Applying to college usually comes with a degree of uncertainty, but this year’s applicants face an additional question: What should you do if a pandemic has restricted your college applications?
Many extracurricular activities, including sports and clubs, have not been able to continue during the pandemic. And many school districts across the country, recognizing the challenges the pandemic has brought, offered students the option of not receiving grades for the classes they were taking.
This choice has resulted in some students having «pass» or «credit» or «fail» or «no credits» rather than having actual grades on their transcripts.
College admissions officers were prepared for these changes before the current admissions cycle began, says David Hawkins, chief education and policy officer at the National Association for College Admission Counseling.
“Admissions officers understand the challenges these students faced because they had their own experiences,” says Hawkins. «They were locked up just like the students.»
So what are colleges looking for now?
As applications have changed, so has what admissions officers look for.
A report card stuffed with «pass» or «credit» grades won’t count towards you, admissions officials say. What’s taken into account are the letter grades that appear on your transcript along with the courses you took, says Steve Robinson, senior associate vice president of enrollment management at the University of Utah.
«I think a lot of schools look at the academic rigor of what a student has attempted,» says Robinson. “In a rural high school, there might not be that many [Advanced Placement] Opportunities, or none, but what I can say is that the students took everything that high school offered academically — they really tried, even if they did [have pass grades].”
With the classification, the test requirements have also changed. Even before the pandemic, colleges began submitting standardized test scores, such as B. from ACT and SAT, to make optional. The practice spread to more schools due to the difficulties the pandemic has brought.
Extracurricular activities also don’t look the same as they did before the pandemic. Hawkins says that in some cases, how students spend their free time during the pandemic is replacing the out-of-school part of an application, at least in the eyes of admissions officials.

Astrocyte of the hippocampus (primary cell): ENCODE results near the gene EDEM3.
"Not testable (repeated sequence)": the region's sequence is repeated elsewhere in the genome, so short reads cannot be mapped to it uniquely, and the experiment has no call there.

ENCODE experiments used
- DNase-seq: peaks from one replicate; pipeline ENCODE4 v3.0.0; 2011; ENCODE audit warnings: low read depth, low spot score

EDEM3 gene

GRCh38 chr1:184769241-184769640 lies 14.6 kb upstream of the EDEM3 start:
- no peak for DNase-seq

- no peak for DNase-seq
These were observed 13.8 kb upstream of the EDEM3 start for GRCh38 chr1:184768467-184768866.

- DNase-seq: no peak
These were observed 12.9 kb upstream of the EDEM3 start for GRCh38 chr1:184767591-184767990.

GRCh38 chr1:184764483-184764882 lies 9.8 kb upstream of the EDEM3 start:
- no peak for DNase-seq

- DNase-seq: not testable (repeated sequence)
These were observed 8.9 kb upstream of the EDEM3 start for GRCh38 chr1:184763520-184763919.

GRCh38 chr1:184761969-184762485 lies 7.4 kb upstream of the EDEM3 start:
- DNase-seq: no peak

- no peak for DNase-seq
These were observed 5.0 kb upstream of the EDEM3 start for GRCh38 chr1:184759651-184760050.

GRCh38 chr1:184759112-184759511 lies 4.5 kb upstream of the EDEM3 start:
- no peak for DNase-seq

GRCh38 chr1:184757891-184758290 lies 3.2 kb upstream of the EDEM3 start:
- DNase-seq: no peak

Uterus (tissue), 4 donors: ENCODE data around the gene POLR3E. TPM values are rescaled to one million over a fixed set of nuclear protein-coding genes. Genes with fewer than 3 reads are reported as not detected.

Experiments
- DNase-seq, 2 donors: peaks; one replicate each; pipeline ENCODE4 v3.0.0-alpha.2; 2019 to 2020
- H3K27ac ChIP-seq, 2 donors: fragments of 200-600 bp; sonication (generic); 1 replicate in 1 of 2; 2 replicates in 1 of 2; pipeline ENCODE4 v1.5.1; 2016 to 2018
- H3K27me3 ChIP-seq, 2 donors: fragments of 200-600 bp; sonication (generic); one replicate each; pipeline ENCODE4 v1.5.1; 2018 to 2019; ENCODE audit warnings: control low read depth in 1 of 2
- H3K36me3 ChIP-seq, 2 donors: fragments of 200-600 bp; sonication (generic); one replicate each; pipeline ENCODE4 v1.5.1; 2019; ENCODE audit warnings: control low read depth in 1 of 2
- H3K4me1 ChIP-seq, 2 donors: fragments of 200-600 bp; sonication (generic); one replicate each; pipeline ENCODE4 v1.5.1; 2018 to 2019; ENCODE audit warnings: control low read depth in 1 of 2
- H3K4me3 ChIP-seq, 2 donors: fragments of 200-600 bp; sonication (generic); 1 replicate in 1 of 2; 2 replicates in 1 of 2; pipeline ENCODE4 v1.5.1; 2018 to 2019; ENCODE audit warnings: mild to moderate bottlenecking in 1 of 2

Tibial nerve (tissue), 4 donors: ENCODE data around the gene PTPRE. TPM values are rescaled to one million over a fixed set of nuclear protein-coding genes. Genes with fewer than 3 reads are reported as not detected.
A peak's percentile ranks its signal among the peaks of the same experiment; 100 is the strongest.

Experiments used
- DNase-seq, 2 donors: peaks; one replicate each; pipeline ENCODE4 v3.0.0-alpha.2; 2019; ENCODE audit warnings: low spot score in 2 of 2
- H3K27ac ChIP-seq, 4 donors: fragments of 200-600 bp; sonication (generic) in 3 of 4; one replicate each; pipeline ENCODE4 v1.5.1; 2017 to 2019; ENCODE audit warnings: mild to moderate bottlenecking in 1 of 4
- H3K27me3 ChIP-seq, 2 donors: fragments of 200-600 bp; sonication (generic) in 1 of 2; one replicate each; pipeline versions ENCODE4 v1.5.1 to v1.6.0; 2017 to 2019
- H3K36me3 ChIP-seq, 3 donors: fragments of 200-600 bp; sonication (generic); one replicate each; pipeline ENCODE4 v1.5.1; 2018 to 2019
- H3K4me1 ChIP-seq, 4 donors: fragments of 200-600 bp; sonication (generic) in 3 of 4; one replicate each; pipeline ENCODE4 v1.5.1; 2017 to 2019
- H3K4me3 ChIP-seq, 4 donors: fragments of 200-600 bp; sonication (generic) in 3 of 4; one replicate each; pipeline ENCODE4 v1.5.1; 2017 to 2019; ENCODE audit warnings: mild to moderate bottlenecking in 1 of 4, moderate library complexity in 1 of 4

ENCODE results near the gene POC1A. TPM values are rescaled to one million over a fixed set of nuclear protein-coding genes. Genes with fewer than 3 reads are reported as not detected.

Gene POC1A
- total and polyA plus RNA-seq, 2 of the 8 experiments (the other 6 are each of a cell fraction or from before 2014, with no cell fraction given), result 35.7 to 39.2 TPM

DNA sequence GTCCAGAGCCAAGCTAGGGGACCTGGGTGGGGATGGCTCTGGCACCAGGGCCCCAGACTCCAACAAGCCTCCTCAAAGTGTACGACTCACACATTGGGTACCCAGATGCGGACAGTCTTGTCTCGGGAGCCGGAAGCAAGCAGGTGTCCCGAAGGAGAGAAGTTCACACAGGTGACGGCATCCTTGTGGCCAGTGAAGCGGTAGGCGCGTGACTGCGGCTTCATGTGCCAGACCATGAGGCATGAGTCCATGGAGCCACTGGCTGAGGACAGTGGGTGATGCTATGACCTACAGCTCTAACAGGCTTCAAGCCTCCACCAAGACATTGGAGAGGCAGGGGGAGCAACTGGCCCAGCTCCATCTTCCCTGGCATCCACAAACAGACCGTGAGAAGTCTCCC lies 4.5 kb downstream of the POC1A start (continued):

Some applications, including the Shared app — a standardized college application accepted at around 900 schools — can provide space to write about your experiences during the pandemic, e.g. For example, about a difficulty you faced or a new skill you learned.
«The other thing I’ve heard from admissions officials is that they’ve been pleasantly surprised, and in some cases amazed, at what students have continued to do even during lockdown,» Hawkins says.
Your best application plays to your strengths
With the option to complete specific essays or submit test scores, a meaningful application best reflects what you’ve accomplished.
If you have completed the ACT or SAT and received a score that supports your application, submit it to the college you are applying to. But if you didn’t get a score you want to include with your application, don’t include it, says Christine Harper, associate vice president for student success and chief enrollment officer at the University of Kentucky.
«We’re going to use whatever will benefit the students the most,» says Harper. With some applications now optional, students should look back on everything they’ve done and present the best version of themselves to a college, Harper adds.
Overall, the pandemic has forced college admissions officials to reevaluate their expectations of students, especially as high school students have had differential access to their usual activities, says Keri Risic, interim executive director for admissions at the University of Minnesota.
Any changes to these activities will not be seen as negative, Risic adds. If you have something to share about your application that provides insight into your experience with the pandemic, admissions officers want to know.
Ultimately, while there are adjustments students can make to stand out in the application pool, the overwhelming message from admissions officers to prospective students is to worry less.
«Students should have some peace of mind because colleges totally understand their position,» says Hawkins. «Give you some mercy.»
This article was written by NerdWallet and originally published by The Associated Press.